"Cowper has become, in spite of his religion, a popular poet, but his success has not been such as to make religion popular; nor have the gigantic genius and fame of Milton shielded from the ridicule and contempt of his admirers that system of religion which he beheld with awful adoration."

"Distinguished merit will ever rise superior to oppression, and will draw lustre from reproach. The vapors which gather round the rising sun and follow it in its course seldom fail at the close of it to form a magnificent theatre for its reception, and to invest with variegated tints, and with a softened effulgence, the luminary which they cannot hide."

"Enthusiasm is an evil much less to be dreaded than superstition. - Superstition is the disease of nations; enthusiasm, that of individuals. - The former grows inveterate by time; the latter is cured by it."

"Enthusiasm may be defined that religious state of mind in which the imagination is unduly heated, and the passions outrun the understanding."

"Eternity invests every state, whether of bliss or of suffering, with a mysterious and awful importance; entirely its own. It gives that weight and moment to whatever it attaches, compared to which all interests that know a period fade into absolute insignificance."

"Eternity, it is surely not necessary to remind you, invests every state, whether of bliss or of suffering, with a mysterious and awful importance entirely its own, and is the only property in the creation which gives that weight and moment to whatever it attaches compared to which all sublunary joys and sorrows, all interests which know a period, fade into the most contemptible insignificance."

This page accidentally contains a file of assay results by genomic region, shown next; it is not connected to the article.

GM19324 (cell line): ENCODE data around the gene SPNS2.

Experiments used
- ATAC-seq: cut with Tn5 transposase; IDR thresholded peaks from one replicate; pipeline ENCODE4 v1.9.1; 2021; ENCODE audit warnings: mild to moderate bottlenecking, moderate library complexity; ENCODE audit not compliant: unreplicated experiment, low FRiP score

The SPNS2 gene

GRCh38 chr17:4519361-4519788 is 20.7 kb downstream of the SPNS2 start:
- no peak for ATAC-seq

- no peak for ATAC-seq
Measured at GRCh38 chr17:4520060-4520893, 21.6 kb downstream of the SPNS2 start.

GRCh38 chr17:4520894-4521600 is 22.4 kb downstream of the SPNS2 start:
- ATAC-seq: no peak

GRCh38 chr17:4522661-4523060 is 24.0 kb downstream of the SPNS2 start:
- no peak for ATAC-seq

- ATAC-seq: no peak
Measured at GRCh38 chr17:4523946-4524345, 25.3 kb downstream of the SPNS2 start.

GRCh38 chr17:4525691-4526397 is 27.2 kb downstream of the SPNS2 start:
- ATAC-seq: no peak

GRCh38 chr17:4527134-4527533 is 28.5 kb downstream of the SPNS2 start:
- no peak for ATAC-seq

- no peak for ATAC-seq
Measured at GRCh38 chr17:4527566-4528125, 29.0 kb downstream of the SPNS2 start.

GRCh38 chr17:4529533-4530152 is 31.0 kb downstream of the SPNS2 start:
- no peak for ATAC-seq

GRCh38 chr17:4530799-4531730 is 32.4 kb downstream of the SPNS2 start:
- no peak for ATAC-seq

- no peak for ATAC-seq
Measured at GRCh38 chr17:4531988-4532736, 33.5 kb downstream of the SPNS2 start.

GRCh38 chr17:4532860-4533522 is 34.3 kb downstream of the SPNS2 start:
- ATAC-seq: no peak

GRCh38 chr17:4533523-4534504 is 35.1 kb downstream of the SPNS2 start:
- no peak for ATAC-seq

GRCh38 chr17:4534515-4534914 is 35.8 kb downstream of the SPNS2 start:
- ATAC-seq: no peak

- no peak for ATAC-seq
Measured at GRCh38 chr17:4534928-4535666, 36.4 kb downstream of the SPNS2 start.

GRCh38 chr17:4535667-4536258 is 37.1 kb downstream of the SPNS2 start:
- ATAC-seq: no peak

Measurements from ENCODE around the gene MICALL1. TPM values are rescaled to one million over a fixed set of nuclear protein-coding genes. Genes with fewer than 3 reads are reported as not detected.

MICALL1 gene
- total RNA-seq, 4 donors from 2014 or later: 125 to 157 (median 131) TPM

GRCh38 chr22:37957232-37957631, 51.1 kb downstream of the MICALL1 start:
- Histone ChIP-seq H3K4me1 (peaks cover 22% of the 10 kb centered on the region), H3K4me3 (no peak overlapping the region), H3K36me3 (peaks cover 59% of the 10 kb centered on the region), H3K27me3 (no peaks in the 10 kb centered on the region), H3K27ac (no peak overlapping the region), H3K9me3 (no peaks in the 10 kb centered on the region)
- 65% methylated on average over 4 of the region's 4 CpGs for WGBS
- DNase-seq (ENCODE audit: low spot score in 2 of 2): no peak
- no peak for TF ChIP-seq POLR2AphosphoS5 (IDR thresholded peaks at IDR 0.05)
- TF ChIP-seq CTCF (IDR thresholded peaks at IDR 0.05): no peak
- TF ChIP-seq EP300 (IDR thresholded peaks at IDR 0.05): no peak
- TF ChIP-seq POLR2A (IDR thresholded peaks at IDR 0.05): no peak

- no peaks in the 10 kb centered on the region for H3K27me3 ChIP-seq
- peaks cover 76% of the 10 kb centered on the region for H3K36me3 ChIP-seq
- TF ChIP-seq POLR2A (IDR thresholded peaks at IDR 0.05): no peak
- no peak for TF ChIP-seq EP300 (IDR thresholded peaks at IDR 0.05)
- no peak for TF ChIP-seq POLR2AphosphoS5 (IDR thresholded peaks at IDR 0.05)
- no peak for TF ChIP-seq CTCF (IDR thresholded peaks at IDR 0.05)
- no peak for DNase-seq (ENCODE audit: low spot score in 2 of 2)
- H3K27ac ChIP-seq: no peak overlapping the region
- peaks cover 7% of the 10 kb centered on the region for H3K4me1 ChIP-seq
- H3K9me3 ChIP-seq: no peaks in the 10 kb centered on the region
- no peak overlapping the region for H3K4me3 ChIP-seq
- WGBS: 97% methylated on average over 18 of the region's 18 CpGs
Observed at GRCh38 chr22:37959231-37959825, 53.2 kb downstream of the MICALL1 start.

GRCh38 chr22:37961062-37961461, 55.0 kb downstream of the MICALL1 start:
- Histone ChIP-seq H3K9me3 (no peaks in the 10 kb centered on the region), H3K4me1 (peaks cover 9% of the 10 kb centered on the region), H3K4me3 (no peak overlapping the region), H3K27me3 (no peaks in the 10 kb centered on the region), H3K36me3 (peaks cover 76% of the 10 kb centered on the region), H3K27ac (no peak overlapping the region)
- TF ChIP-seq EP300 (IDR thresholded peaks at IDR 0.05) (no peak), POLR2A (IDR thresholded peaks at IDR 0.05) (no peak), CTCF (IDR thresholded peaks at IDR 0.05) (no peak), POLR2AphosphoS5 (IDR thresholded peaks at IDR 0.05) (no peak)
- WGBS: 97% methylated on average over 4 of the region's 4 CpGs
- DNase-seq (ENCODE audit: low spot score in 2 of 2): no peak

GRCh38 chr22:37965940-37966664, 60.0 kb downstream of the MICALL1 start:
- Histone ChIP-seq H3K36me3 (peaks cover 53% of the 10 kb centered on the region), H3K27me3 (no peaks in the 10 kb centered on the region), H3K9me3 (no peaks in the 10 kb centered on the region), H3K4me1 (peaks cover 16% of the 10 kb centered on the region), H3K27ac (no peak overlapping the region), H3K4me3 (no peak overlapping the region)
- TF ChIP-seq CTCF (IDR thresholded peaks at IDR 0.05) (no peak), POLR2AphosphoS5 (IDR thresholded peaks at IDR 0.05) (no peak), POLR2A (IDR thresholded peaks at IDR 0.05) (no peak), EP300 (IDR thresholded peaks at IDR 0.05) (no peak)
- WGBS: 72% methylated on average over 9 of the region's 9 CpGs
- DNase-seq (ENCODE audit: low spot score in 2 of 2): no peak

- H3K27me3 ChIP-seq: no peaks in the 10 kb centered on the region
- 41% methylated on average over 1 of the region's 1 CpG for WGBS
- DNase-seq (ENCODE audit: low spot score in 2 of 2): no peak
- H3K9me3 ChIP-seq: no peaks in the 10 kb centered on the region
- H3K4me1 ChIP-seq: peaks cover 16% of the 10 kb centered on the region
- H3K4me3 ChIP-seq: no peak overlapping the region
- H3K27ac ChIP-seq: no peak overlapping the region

"Faith is a practical habit, which like every other, is strengthened and increased by continual exercise. It is nourished by meditation, by prayer, and the devout perusal of the Scriptures; and the light which it diffuses becomes stronger and clearer by an uninterrupted converse with its object, and a faithful compliance with its dictates."

"Fame must necessarily be the portion of but few."

"Fanaticism is an inflamed state of the passions; and nothing that is violent will last long. The vicissitudes of the world and the business of life are admirably adapted to abate the excesses of religious enthusiasm."

"Fanaticism is such an overwhelming impression of the ideas relating to the future world as disqualifies for the duties of life."

"Fanaticism, as far as we are at present concerned with it, may be defined, Such an overwhelming impression of the ideas relating to the future world as disqualifies for the duties of life. From the very nature of fanaticism, it is an evil of short duration. As it implies an irregular movement or an inflamed state of the passions, when these return to their natural state it subsides. Nothing that is violent will last long. The vicissitudes of the world and the business of life are admirably adapted to abate the excesses of religious enthusiasm. In a state where there are such incessant calls to activity, where want presses, desire allures, and ambition inflames, there is little room to dread an excessive attention to the objects of an invisible futurity."

"Few sects have derived their sentiments purely from sacred oracles, but are the emanations of distinguished leaders."

"From the indisposition of mankind to direct their thoughts to a futurity; from their proneness to immerse themselves in present and sensible objects, and the ignorance which follows of course, it has been thought necessary to set apart a particular order of men to inculcate its truths and to exemplify its duties."